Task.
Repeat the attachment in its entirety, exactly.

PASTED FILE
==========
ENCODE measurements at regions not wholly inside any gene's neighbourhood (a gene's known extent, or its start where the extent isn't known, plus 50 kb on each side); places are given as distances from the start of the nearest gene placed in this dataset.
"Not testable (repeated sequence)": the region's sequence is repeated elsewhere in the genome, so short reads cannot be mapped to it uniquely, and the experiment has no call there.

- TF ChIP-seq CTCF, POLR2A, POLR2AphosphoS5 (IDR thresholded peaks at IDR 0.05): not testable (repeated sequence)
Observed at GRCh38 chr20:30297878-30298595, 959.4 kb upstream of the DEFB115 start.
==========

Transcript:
ENCODE measurements at regions not wholly inside any gene's neighbourhood (a gene's known extent, or its start where the extent isn't known, plus 50 kb on each side); places are given as distances from the start of the nearest gene placed in this dataset.
"Not testable (repeated sequence)": the region's sequence is repeated elsewhere in the genome, so short reads cannot be mapped to it uniquely, and the experiment has no call there.

- TF ChIP-seq CTCF, POLR2A, POLR2AphosphoS5 (IDR thresholded peaks at IDR 0.05): not testable (repeated sequence)
Observed at GRCh38 chr20:30297878-30298595, 959.4 kb upstream of the DEFB115 start.